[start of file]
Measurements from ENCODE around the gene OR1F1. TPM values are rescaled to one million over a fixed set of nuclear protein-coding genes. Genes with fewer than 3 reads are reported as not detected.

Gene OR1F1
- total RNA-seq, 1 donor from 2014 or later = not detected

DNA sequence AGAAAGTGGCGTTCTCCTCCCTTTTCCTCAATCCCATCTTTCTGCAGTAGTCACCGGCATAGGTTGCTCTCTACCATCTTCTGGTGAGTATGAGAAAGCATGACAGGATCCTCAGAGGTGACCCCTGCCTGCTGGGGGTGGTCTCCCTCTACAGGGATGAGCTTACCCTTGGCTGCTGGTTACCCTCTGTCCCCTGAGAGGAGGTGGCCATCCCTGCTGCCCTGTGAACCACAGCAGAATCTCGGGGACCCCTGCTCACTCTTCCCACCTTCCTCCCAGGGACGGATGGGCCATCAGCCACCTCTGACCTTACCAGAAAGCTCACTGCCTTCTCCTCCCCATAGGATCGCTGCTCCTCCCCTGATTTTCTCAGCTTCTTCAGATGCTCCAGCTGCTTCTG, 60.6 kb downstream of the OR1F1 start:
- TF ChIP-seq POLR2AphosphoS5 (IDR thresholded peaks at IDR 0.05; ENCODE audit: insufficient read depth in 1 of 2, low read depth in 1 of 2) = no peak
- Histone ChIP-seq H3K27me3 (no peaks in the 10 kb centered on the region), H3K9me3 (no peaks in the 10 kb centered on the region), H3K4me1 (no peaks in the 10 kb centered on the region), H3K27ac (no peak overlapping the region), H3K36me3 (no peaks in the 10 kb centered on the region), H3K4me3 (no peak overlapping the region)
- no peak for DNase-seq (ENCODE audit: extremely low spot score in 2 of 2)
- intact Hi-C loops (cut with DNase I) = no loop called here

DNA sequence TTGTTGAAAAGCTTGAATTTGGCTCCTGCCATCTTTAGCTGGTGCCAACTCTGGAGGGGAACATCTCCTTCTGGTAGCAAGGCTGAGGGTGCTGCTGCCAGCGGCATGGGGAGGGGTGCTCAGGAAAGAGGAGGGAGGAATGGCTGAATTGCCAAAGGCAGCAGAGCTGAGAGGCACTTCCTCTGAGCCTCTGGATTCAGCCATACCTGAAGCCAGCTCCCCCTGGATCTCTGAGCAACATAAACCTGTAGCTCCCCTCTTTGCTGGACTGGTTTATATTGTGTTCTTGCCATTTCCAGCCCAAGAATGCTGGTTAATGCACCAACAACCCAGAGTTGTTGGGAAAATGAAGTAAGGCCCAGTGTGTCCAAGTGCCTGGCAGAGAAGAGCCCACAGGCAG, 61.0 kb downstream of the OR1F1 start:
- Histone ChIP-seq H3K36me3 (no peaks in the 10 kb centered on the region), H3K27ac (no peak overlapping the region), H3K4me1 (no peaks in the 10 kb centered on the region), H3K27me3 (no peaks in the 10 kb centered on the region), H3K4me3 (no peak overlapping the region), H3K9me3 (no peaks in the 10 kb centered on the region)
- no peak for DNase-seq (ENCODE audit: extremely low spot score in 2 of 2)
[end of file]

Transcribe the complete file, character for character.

Measurements from ENCODE around the gene OR1F1. TPM values are rescaled to one million over a fixed set of nuclear protein-coding genes. Genes with fewer than 3 reads are reported as not detected.

Gene OR1F1
- total RNA-seq, 1 donor from 2014 or later = not detected

DNA sequence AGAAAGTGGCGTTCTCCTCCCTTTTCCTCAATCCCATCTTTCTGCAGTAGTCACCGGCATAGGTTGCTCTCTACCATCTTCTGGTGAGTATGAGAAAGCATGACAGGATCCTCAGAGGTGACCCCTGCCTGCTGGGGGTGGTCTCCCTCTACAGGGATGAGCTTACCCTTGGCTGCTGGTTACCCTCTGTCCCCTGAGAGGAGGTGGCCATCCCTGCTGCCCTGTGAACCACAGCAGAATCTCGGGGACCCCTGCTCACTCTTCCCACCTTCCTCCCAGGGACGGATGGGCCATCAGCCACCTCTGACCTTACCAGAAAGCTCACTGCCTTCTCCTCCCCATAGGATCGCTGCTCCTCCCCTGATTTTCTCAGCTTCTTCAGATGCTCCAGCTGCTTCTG, 60.6 kb downstream of the OR1F1 start:
- TF ChIP-seq POLR2AphosphoS5 (IDR thresholded peaks at IDR 0.05; ENCODE audit: insufficient read depth in 1 of 2, low read depth in 1 of 2) = no peak
- Histone ChIP-seq H3K27me3 (no peaks in the 10 kb centered on the region), H3K9me3 (no peaks in the 10 kb centered on the region), H3K4me1 (no peaks in the 10 kb centered on the region), H3K27ac (no peak overlapping the region), H3K36me3 (no peaks in the 10 kb centered on the region), H3K4me3 (no peak overlapping the region)
- no peak for DNase-seq (ENCODE audit: extremely low spot score in 2 of 2)
- intact Hi-C loops (cut with DNase I) = no loop called here

DNA sequence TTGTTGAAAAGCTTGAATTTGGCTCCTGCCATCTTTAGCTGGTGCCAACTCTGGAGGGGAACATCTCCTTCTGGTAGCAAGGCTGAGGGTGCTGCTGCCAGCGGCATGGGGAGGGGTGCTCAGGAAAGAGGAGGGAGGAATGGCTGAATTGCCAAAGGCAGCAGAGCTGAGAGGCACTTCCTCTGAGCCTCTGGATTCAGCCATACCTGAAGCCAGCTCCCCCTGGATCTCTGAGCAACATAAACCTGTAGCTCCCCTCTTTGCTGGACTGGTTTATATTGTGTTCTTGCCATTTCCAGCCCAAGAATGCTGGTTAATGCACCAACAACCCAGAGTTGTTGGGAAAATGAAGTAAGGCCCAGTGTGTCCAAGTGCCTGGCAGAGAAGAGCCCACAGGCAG, 61.0 kb downstream of the OR1F1 start:
- Histone ChIP-seq H3K36me3 (no peaks in the 10 kb centered on the region), H3K27ac (no peak overlapping the region), H3K4me1 (no peaks in the 10 kb centered on the region), H3K27me3 (no peaks in the 10 kb centered on the region), H3K4me3 (no peak overlapping the region), H3K9me3 (no peaks in the 10 kb centered on the region)
- no peak for DNase-seq (ENCODE audit: extremely low spot score in 2 of 2)